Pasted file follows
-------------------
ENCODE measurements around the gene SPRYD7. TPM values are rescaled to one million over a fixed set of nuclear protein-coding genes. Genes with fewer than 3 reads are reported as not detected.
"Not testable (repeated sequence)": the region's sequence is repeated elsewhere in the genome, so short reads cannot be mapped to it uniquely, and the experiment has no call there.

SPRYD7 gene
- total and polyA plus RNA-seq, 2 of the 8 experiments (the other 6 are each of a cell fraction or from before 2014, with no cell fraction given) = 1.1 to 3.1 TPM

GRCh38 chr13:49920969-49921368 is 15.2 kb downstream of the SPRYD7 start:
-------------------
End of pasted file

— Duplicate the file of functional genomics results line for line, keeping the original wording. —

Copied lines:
ENCODE measurements around the gene SPRYD7. TPM values are rescaled to one million over a fixed set of nuclear protein-coding genes. Genes with fewer than 3 reads are reported as not detected.
"Not testable (repeated sequence)": the region's sequence is repeated elsewhere in the genome, so short reads cannot be mapped to it uniquely, and the experiment has no call there.

SPRYD7 gene
- total and polyA plus RNA-seq, 2 of the 8 experiments (the other 6 are each of a cell fraction or from before 2014, with no cell fraction given) = 1.1 to 3.1 TPM

GRCh38 chr13:49920969-49921368 is 15.2 kb downstream of the SPRYD7 start: